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In Yemen, the truth is a casualty of war

Reporting from Cairo and Sana'a, Yemen

The terrorist who's dead is still alive.

A perverse contradiction? No, just another day in the Yemen news cycle, where rebels, separatists, extremists and government officials conjure a surreal world of spin, lies and propaganda. It makes one wonder if reality exists at all in this cruel and beautiful land.

Africa's Continental Divide: Land Disputes

Reproduced with permission from The Christian Science Monitor.

The specialists know the warning signs. Analysts and scientists and field officers and academics spend years writing white papers, issuing reports and holding conferences, trying to provoke interest in issues that often seem arcane. Please, they have urged governments and the United Nations and activists, think about something that sounds boring – land disputes – before it turns into something that is not – war.

I’m not going to Kashmir

"I'm not going to Kashmir," said my brother defiantly. We were in the ticket line at the New Delhi airport about to board a flight to Srinigar, the capital of Kashmir. "I just don't have a good feeling about going to this place, it's just too dangerous." When I looked at the fear in his eyes, I realized there was no way he would board the plane.

Greenpeace Features Sean Gallagher's Reporting

Beijing, China — China's poverty-stricken northwest is swathed in sand. The deserts are creeping over ever larger areas, in part because of weather changes linked to climate change. Sean Gallagher a young British photographer travelled to Ningxia to document China's growing sands.

"You can smell a sandstorm.

As I woke this morning, my throat was drier than normal and the smell of dust and sand had crept into my room whilst I was sleeping.

I opened my curtains expecting to see the Yellow River out of my window but all I could see was a haze of yellow light."

Yemen to Get Limited Attention at London Conference

SAN'A, Yemen (Jan. 26) – The international community had better work fast. The portion of this week's conference in London meant to address Yemen's multitude of problems is scheduled to last only two hours.

Kashmir: Let it Snow, Let it Snow, Let it Snow

As I looked at the Himalaya Mountains, from my window, on a flight from New Delhi to Kashmir last week, I realized that something was missing. Snow. The mountains usually snowcapped by December were bare. My friends in Kashmir had told me that this was an abnormally warm winter and there was no snow, but somehow I just did not realize the magnitude of the situation. I was not the only one.

US lends firepower to Yemen fight

SANAA, Yemen — Yemeni policemen sprinted up a rocky dirt road, firing AK-47s, lobbing grenades and detonating explosives at a cinderblock house, a supposed Al Qaeda hideout.

The scenario was fake, but the firepower very real, as U.S. and U.K. military trainers put local counterterrorism forces through their paces northeast of the capital one morning recently.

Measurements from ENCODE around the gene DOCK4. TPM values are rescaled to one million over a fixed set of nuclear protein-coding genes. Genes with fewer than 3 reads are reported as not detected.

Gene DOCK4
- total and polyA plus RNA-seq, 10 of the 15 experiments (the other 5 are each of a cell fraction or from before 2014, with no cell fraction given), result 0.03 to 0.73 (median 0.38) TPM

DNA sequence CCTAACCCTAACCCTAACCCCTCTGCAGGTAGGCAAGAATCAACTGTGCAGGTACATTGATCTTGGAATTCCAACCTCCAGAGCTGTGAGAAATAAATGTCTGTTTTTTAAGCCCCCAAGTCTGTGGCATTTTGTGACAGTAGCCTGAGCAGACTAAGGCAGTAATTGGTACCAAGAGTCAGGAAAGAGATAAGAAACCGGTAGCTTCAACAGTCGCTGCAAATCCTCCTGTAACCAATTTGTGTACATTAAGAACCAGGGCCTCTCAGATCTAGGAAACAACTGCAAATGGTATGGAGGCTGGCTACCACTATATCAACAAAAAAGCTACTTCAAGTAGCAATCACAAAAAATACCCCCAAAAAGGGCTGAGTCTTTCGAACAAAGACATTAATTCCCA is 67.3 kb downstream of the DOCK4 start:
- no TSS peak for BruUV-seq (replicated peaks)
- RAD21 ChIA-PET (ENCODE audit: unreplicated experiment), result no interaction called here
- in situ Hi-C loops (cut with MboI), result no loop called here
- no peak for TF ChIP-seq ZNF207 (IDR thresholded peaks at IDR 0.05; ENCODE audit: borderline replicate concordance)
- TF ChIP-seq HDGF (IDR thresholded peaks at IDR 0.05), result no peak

The 200-person counterterrorism police force is trained daily by the foreign commandos, according to a Yemeni soldier who addressed a small crowd of journalists invited to watch the training.

Internews: Media Coordinating Relief in Haiti

Haiti's infrastructural devastation in the wake of last week's earthquake highlights media's critical role in facilitating relief efforts. Mark Frohardt knows this all too well. Frohardt is Vice President for Health and Humanitarian Media at Internews, an international media and development organization mandated to empower local media. He and his team arrive in disaster areas at the height of crises to fill gaps in information sharing and provide local media outlets with the necessary tools to rebuild.

Sudan...Marriage Saved?

Sudan, the largest country in Africa, is a time-bomb set to go off next year.

2011 was the date specified under the Comprehensive Peace Agreement (widely referred to as the CPA) signed five years ago by the warring North and South. On that date, the South can vote to secede from a confederation that everyone acknowledges is a marriage of convenience, at best.

Consequences of Inaccessible Water in Haiti

Water has been identified as a top priority for aid to Haiti as it struggles to recover. The consequences of not having access to water extend beyond dehydration. Thirst drives people to water sources they would not have considered before - sources contaminated with human waste, garbage, and industrial byproducts. Using this water leads to diseases like cholera and dysentery, which spread rapidly through communities.

South Sudan makes some progress amid possibility of war

As our white Toyota land cruiser drove on the freshly laid road from the market town of Akon towards Ariang village, we noticed something far on the horizon. Maybe…cows? Trees in the distance?

As we got closer, we saw it was a huge crowd of people. It was difficult to ascertain just how many with the dust cloud they were kicking up, their feet (either bare or shod in plastic sandals) pounding the red-dirt road as they ran, singing and dancing, toward our vehicle.

Iran's Political Winds are Shifting

In late December, I received a New Year's e-mail from a former Iranian diplomat. The contact surprised me. I had known the man when I lived in Tehran from 2004 to '07, but I hadn't heard from him in more than two years. In 2007, as the Ahmadinejad administration began tarring its ideological enemies as foreign stooges, he cut relations with me.